According to abbreviationfinder, Vilnius is one of the ten provinces into which Lithuania is divided. It covers an area of 9,760 km² and housed a population of 850,700 people in 2001. The capital is Vilnius. Most of the Polish population of Lithuania is concentrated in this county, where they represent 29% of the population, and where the Polish language is spoken.
Both Poland and Lithuania claimed Vilnius (Vilnius) after the First World War. The forces Poland occupied Vilnius in 1920, and before the outbreak of World War II, the city was part of northeastern Poland.
Under the terms of the pact between Germany and the Soviet Union, Vilna, along with the rest of the east of Poland, it was occupied by Soviet forces at the end of September of 1939. In October of the same year, the Soviet Union transferred the Vilnius region to Lithuania. At that time the population of the city was 200,000 people, including more than 55,000 Jews. In addition, between 12,000 and 15,000 Jewish refugees from the German-occupied part of Poland found refuge in the city.
The forces Soviet occupied Lithuania in June of 1940 and August incorporated Vilna, along with the rest of Lithuania to the Soviet Union. The 22 of June of 1941, Germany attacked the Soviet forces in eastern Europe. The German army occupied Vilna on June 24, 1941, the third day after the invasion.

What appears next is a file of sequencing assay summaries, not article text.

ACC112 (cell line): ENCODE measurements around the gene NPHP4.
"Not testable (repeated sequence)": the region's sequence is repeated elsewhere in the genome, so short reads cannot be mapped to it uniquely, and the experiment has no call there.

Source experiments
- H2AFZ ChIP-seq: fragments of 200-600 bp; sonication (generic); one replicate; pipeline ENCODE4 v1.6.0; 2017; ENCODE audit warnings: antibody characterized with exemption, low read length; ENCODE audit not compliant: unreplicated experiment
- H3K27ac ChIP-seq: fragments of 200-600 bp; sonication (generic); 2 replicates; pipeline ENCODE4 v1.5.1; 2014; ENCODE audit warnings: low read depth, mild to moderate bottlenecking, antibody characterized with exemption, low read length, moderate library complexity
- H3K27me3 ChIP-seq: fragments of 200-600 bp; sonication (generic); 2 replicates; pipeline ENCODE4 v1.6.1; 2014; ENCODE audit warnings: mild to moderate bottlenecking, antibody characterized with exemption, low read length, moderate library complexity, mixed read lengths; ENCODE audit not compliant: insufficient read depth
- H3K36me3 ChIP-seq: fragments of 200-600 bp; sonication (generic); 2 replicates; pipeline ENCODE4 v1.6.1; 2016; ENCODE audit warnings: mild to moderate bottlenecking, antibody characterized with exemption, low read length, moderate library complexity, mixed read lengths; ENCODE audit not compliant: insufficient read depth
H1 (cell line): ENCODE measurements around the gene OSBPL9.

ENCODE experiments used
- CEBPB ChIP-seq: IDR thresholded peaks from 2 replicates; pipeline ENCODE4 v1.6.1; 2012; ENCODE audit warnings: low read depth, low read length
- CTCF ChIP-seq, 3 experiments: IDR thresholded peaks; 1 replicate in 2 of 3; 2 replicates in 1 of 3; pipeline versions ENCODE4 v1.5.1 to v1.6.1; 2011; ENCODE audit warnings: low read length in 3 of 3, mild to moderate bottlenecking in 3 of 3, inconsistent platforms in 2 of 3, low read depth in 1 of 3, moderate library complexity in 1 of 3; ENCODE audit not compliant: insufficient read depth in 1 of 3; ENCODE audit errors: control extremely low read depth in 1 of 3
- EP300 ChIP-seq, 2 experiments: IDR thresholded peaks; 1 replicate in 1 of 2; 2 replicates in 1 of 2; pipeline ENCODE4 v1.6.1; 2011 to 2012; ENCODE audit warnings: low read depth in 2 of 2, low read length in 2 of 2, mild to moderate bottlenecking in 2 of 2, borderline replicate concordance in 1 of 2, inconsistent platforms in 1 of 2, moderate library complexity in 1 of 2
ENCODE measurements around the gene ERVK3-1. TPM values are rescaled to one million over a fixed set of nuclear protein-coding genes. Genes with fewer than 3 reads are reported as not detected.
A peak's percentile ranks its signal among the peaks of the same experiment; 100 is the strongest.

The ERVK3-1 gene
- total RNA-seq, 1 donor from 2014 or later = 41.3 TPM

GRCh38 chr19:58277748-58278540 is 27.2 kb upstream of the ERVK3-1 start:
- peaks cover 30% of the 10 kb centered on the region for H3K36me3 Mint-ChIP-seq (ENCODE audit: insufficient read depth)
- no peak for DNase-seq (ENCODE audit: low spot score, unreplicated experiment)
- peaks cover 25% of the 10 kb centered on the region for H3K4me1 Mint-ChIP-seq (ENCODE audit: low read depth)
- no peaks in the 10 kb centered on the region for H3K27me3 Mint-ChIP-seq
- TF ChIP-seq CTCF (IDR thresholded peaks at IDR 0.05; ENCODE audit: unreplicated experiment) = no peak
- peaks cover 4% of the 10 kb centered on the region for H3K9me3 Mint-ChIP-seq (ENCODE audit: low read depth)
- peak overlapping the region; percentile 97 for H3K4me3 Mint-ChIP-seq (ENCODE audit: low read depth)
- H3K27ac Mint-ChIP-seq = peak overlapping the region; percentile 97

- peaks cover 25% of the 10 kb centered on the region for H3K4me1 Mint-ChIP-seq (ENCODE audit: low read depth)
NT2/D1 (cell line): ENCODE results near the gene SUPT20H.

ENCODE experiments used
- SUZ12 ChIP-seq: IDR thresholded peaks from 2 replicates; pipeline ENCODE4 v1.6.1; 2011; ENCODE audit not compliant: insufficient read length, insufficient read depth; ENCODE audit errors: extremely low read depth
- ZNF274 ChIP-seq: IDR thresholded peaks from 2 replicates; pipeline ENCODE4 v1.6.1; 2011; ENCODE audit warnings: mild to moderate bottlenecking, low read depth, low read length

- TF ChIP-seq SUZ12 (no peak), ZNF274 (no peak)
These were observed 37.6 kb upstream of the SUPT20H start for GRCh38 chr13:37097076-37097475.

The Vilna ghetto
In July of 1941, the German military administration issued a series of decrees against the Jews. During the same month, the German Einsatzgruppen (mobile killing teams), assisted by auxiliaries from Lithuania, killed 5,000 Jewish men in the Ponary Forest, 13 km (8 miles) from Vilnius. A German civil administration took control of Vilna in August 1941. At the end of the same month, the Germans killed another 3,500 Jews in Ponary.
In early September of 1941 the Germans established two ghettos (No. ghetto ghetto # 1 and 2) in Vilnius. Those Jews who were deemed unable to work were concentrated in ghetto No. 2. In October, detachments of the German Einsatzgruppe and Lithuanian auxiliaries destroyed ghetto No. 2 and killed its population in Ponary. The prison of Lukiszki served as a collection of Jews who were to lead to Ponary and those who were to be shot. By the end of 1941, the Einsatzgruppen had killed about 40,000 Jews in Ponary.
Jews in ghetto No. 1 were forced to work in factories or construction projects outside the geto. Some were sent to labor camps in the Vilnius region. In periodic killing operations, most of the ghetto residents were massacred in Ponary. From the spring of 1942 to the spring of 1943, no massacre operations were carried out. The Germans resumed the killings during the final liquidation of ghetto No. 1 at the end of September 1943. Children, the elderly and the sick were sent to the Sobibor death camp or were shot at Ponary. To the The men who survived were sent to the Estonian labor camps, while the women were sent to the Latvian labor camps.